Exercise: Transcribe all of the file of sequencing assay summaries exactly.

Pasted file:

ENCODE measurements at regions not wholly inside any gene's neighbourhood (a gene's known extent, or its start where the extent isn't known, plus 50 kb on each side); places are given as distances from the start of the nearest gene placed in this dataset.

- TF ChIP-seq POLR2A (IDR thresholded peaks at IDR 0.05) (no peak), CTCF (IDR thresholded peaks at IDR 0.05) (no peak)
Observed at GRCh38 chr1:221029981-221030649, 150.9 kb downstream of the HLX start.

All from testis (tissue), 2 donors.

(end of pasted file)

ENCODE measurements at regions not wholly inside any gene's neighbourhood (a gene's known extent, or its start where the extent isn't known, plus 50 kb on each side); places are given as distances from the start of the nearest gene placed in this dataset.

- TF ChIP-seq POLR2A (IDR thresholded peaks at IDR 0.05) (no peak), CTCF (IDR thresholded peaks at IDR 0.05) (no peak)
Observed at GRCh38 chr1:221029981-221030649, 150.9 kb downstream of the HLX start.

All from testis (tissue), 2 donors.